Excerpt About Spirituality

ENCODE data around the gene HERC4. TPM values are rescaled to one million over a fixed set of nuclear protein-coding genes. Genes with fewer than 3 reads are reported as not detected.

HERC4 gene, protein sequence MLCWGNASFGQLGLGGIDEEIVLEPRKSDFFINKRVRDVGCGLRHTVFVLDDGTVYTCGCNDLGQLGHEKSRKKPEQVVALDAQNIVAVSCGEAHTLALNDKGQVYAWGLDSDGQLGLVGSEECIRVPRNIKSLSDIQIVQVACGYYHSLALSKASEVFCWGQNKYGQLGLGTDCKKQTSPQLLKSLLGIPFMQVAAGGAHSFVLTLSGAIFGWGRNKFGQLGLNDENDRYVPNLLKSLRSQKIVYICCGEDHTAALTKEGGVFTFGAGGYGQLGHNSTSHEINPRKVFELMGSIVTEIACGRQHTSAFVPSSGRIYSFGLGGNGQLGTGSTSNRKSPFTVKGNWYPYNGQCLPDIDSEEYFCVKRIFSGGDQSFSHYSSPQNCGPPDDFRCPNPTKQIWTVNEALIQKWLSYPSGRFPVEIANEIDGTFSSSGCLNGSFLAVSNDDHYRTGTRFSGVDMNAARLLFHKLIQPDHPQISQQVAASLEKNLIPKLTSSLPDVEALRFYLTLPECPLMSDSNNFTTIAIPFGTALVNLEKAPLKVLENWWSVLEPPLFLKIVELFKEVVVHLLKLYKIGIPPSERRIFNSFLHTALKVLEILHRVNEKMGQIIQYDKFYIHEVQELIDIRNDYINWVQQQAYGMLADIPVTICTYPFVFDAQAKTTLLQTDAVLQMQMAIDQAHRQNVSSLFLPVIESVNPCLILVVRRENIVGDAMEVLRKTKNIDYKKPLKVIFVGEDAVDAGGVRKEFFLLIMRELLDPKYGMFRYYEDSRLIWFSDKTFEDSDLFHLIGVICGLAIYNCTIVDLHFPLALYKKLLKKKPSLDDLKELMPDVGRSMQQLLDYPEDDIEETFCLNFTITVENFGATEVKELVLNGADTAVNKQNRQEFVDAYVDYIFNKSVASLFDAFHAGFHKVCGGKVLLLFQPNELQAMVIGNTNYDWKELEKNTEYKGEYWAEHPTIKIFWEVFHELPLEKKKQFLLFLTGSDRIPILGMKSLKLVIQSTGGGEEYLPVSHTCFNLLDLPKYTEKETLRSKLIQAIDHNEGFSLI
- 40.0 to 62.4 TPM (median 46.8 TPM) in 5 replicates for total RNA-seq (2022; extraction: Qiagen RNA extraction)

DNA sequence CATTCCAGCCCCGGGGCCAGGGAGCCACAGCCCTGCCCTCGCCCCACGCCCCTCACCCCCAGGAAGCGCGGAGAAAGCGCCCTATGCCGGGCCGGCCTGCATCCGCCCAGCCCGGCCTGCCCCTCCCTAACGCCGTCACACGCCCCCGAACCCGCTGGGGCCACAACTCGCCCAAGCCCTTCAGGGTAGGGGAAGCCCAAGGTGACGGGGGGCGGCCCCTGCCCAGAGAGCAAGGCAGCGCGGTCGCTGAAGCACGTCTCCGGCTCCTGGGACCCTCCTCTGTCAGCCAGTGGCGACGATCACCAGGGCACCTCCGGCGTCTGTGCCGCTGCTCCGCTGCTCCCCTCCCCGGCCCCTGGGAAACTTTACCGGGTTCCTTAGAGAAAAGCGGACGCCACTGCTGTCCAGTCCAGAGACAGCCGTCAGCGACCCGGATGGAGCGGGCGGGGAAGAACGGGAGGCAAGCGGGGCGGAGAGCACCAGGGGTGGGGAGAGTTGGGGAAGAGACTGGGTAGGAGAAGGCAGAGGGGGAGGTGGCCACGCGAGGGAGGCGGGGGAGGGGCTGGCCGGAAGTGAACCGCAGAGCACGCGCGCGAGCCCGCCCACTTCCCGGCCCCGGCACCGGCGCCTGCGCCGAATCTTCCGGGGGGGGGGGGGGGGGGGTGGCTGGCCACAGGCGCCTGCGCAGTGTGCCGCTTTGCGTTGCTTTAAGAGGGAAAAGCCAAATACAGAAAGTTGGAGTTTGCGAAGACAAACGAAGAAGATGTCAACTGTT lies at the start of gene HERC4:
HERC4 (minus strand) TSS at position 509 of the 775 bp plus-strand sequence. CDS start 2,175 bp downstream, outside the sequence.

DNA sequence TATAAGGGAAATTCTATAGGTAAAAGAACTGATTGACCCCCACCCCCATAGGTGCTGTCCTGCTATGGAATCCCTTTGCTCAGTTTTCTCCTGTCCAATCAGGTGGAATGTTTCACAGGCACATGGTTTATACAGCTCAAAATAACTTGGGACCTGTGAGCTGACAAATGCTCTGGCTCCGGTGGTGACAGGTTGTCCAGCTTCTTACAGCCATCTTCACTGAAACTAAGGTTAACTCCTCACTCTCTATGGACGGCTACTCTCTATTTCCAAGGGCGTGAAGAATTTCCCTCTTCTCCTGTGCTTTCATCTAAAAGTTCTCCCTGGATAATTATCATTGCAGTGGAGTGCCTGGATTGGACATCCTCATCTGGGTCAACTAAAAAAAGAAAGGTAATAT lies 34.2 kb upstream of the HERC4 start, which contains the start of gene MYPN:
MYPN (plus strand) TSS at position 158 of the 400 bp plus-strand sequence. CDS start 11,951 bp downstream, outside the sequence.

We cannot attempt to reclaim soul for our modern understanding by returning to the ancient ways of studying soul. To abandon the wealth of knowledge developed by the various schools of psychology in the last century or so would deprive us of the powerful tools for self-knowledge developed by modern psychology. The vision needed for a new psychology must hold the ancient way of understanding soul while at the same time embracing and employing modern understanding and methods of research. Our vision must not separate psychology from spirituality or from science. As we will see, the view that recognizes the true connection of the soul to the universe can and must embrace scientific knowledge. The study of God/Being—that is, of religion, spirituality, and philosophy— has itself become alienated; it has become peripheral, disconnected from the needs and aspirations of the masses of humanity, and even from the majority of those carrying the main currents of Western thought. As part of the development that Nietzsche called the death of God, Western thought has become increasingly secular, and our understanding of the world and ourselves has turned steadily toward science and psychology. The development of modern science has captured human aspirations for at least the past century, although for a few decades psychology has increasingly been attracting our aspirations for meaning and salvation.